An effort to limit unnecessary idling of trucks is winding its way through the Colorado statehouse. A separate measure addresses overweight permits.
The city and county of Denver now limit idling to 10 minutes each hour.
The Senate Transportation Committee voted to advance a bill to the full Senate that would set a statewide idling standard for commercial vehicles weighing in excess of 14,000 pounds. If approved there, the bill would head back to the House for approval of changes before moving to the governor’s desk.
Affected vehicles would be limited to idling for no more than five minutes per hour.
The bill – HB1275 – would also permit local authorities to adopt an idling standard if it is not more stringent.
Supporters say the restriction is needed because excessive truck idling is extremely detrimental to the state’s air quality, and costs business more money. The proposed restriction is touted as going a long way in making cleaner air more widely available.
Violators would face fines of up to $150. Repeat offenses could result in up to $500 fines.
Owner-operator and OOIDA Life Member Jack McComb of Littleton, CO, said enforcement of idling restrictions is tricky.
“An officer should understand that if it is cool or it’s hot and they knock on the door to tell the driver not to idle, they’ve disrupted his 10 hours of rest. If you talk to the cop, you have to restart your hours of rest,” he said.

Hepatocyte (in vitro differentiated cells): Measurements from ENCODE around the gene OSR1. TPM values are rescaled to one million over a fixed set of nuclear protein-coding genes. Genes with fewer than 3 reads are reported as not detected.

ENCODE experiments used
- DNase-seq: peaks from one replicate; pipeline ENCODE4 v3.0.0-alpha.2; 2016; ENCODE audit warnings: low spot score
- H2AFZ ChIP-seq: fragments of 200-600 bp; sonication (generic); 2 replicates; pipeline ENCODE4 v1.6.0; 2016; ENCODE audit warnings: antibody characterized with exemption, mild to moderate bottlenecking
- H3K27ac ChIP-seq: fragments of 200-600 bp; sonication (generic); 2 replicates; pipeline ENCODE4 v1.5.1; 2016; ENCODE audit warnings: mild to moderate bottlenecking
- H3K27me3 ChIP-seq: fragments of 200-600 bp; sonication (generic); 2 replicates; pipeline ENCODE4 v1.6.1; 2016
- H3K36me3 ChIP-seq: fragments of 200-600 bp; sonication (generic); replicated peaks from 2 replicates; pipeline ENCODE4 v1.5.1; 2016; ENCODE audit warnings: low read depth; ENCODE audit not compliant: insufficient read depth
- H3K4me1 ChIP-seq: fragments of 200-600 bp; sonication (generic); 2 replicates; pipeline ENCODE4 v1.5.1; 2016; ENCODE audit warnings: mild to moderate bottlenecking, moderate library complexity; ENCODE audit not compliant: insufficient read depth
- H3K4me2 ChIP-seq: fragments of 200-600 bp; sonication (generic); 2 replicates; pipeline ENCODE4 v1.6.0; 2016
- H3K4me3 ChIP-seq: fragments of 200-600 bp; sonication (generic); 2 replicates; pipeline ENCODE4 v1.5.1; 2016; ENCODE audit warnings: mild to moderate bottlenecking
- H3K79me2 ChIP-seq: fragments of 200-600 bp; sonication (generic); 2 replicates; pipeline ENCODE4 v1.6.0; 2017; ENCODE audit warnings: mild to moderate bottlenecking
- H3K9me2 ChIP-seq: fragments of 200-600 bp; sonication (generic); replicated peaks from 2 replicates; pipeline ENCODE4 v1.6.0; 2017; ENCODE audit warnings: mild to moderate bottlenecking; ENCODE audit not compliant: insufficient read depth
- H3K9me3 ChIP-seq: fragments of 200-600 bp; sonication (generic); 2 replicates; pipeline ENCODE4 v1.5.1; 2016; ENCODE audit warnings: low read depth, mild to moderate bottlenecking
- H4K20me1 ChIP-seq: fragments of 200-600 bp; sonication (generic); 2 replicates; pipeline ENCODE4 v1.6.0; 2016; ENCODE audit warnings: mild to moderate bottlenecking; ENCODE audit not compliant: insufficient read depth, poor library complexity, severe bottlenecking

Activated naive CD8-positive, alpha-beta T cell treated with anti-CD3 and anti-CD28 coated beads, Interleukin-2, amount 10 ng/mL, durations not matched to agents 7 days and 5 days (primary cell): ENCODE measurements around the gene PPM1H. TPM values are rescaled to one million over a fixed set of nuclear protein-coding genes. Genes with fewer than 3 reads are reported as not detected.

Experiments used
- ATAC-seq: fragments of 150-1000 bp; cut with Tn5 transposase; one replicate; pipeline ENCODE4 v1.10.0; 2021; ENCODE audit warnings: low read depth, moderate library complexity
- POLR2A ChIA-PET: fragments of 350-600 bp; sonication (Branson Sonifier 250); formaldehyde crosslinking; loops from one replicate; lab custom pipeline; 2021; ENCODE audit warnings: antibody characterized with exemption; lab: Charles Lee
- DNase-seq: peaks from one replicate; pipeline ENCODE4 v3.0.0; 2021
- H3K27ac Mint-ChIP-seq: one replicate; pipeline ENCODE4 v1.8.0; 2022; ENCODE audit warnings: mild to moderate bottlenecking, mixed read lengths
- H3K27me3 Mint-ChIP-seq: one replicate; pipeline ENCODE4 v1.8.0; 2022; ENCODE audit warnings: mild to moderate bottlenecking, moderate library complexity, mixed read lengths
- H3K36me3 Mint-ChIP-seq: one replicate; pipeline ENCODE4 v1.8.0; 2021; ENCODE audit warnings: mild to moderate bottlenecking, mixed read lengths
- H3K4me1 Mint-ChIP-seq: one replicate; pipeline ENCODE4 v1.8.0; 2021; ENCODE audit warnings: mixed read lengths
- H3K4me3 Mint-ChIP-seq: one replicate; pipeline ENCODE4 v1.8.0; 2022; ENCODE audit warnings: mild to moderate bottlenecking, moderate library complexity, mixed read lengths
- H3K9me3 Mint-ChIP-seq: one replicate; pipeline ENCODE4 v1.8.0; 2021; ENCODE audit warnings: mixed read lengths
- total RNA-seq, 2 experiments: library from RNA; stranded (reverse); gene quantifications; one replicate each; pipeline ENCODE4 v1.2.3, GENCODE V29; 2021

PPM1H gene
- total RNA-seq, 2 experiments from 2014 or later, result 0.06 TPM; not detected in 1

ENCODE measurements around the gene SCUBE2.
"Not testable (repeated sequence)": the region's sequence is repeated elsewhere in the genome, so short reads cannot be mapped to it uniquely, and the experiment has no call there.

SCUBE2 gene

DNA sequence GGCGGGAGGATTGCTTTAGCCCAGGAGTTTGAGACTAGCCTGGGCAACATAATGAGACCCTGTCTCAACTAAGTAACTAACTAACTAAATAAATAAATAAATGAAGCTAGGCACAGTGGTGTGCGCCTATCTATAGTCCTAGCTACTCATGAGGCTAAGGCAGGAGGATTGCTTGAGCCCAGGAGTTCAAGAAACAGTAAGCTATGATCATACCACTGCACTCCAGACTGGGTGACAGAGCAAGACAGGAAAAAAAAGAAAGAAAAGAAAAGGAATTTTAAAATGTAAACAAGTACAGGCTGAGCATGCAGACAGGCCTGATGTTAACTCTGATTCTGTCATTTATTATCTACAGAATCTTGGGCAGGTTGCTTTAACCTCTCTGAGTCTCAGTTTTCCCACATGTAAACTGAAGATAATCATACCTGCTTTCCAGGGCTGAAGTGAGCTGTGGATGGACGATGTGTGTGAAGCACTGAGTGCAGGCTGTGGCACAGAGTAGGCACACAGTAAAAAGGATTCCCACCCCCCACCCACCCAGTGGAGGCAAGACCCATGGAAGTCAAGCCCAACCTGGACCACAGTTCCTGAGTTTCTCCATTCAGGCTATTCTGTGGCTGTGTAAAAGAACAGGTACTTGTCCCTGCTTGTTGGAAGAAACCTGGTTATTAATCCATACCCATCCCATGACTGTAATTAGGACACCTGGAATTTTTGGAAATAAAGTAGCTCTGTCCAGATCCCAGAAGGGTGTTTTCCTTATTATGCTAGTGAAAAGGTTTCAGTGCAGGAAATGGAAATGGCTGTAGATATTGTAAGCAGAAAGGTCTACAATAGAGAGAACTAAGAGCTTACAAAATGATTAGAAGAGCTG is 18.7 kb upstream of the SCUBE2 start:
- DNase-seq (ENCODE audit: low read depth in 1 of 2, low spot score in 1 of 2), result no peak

The list of circumstances that would exempt truckers in Colorado from the restriction is lengthy. Valid reasons to idle would include situations when vehicles are stuck in traffic; when idling is necessary to heat or cool a sleeper berth during a rest or sleep period; and at a rest area, truck terminal, truck stop, or “state-designated location designed to be a driver’s rest area.”
Truckers would also be exempt from the restriction while parked at a location where the vehicle is legally permitted to park, as long as it is located at least 1,000 feet from housing, a school, a daycare or a hospital.
Exceptions for cold temperatures would kick in when the thermostat dips below 10 degrees or if the temperature has been below 20 degrees for the past 24 hours.
Fine revenue would be distributed between the state’s highway fund (65 percent), counties (26 percent) and cities (9 percent).
OOIDA leadership encourages Colorado truckers to make their voices heard with lawmakers about the issue.
Another bill nearing passage at the statehouse addresses permits for excess size and weight vehicles.
Currently, an overweight vehicle permit in Colorado may be issued for a vehicle with a trailer or semitrailer with a tandem or triple axle grouping as long as the combined vehicle weight does not exceed 97,000 pounds.
The Senate Transportation Committee voted to advance a bill for further consideration that changes the rule to specify that the trailer may have two or three axles, rather than a tandem or triple axle grouping.
If approved by the full Senate, the bill – HB1279 – would move to the governor’s desk. House lawmakers already approved it.
To view other legislative activities of interest for Colorado, click here.
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